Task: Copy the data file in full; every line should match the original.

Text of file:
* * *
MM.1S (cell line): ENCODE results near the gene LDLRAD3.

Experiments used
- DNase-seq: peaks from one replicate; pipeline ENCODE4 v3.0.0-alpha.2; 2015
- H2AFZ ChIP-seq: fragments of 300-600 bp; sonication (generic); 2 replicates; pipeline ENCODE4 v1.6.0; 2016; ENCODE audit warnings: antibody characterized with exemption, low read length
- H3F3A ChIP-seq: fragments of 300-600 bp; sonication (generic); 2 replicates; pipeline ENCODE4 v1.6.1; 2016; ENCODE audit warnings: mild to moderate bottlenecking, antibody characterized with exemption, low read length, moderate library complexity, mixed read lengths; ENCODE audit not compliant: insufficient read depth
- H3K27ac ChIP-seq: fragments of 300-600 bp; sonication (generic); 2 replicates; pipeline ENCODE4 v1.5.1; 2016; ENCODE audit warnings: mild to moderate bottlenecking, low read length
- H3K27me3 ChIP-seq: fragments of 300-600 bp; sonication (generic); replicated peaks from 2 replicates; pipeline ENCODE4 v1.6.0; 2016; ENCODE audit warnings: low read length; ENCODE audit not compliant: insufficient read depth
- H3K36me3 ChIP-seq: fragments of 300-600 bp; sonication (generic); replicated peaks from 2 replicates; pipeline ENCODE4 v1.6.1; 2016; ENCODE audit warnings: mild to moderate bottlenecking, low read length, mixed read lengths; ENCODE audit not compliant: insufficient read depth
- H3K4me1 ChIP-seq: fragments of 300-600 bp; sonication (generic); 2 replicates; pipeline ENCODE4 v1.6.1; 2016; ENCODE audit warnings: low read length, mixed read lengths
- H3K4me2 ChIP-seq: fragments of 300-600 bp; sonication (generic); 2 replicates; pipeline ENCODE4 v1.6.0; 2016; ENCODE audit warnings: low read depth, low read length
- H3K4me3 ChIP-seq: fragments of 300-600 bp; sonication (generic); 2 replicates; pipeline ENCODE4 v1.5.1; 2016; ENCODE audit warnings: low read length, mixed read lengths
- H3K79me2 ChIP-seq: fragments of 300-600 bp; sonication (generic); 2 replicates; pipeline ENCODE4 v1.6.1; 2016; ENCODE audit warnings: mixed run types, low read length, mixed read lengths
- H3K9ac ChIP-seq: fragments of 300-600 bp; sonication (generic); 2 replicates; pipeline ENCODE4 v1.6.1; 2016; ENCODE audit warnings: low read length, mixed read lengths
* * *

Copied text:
MM.1S (cell line): ENCODE results near the gene LDLRAD3.

Experiments used
- DNase-seq: peaks from one replicate; pipeline ENCODE4 v3.0.0-alpha.2; 2015
- H2AFZ ChIP-seq: fragments of 300-600 bp; sonication (generic); 2 replicates; pipeline ENCODE4 v1.6.0; 2016; ENCODE audit warnings: antibody characterized with exemption, low read length
- H3F3A ChIP-seq: fragments of 300-600 bp; sonication (generic); 2 replicates; pipeline ENCODE4 v1.6.1; 2016; ENCODE audit warnings: mild to moderate bottlenecking, antibody characterized with exemption, low read length, moderate library complexity, mixed read lengths; ENCODE audit not compliant: insufficient read depth
- H3K27ac ChIP-seq: fragments of 300-600 bp; sonication (generic); 2 replicates; pipeline ENCODE4 v1.5.1; 2016; ENCODE audit warnings: mild to moderate bottlenecking, low read length
- H3K27me3 ChIP-seq: fragments of 300-600 bp; sonication (generic); replicated peaks from 2 replicates; pipeline ENCODE4 v1.6.0; 2016; ENCODE audit warnings: low read length; ENCODE audit not compliant: insufficient read depth
- H3K36me3 ChIP-seq: fragments of 300-600 bp; sonication (generic); replicated peaks from 2 replicates; pipeline ENCODE4 v1.6.1; 2016; ENCODE audit warnings: mild to moderate bottlenecking, low read length, mixed read lengths; ENCODE audit not compliant: insufficient read depth
- H3K4me1 ChIP-seq: fragments of 300-600 bp; sonication (generic); 2 replicates; pipeline ENCODE4 v1.6.1; 2016; ENCODE audit warnings: low read length, mixed read lengths
- H3K4me2 ChIP-seq: fragments of 300-600 bp; sonication (generic); 2 replicates; pipeline ENCODE4 v1.6.0; 2016; ENCODE audit warnings: low read depth, low read length
- H3K4me3 ChIP-seq: fragments of 300-600 bp; sonication (generic); 2 replicates; pipeline ENCODE4 v1.5.1; 2016; ENCODE audit warnings: low read length, mixed read lengths
- H3K79me2 ChIP-seq: fragments of 300-600 bp; sonication (generic); 2 replicates; pipeline ENCODE4 v1.6.1; 2016; ENCODE audit warnings: mixed run types, low read length, mixed read lengths
- H3K9ac ChIP-seq: fragments of 300-600 bp; sonication (generic); 2 replicates; pipeline ENCODE4 v1.6.1; 2016; ENCODE audit warnings: low read length, mixed read lengths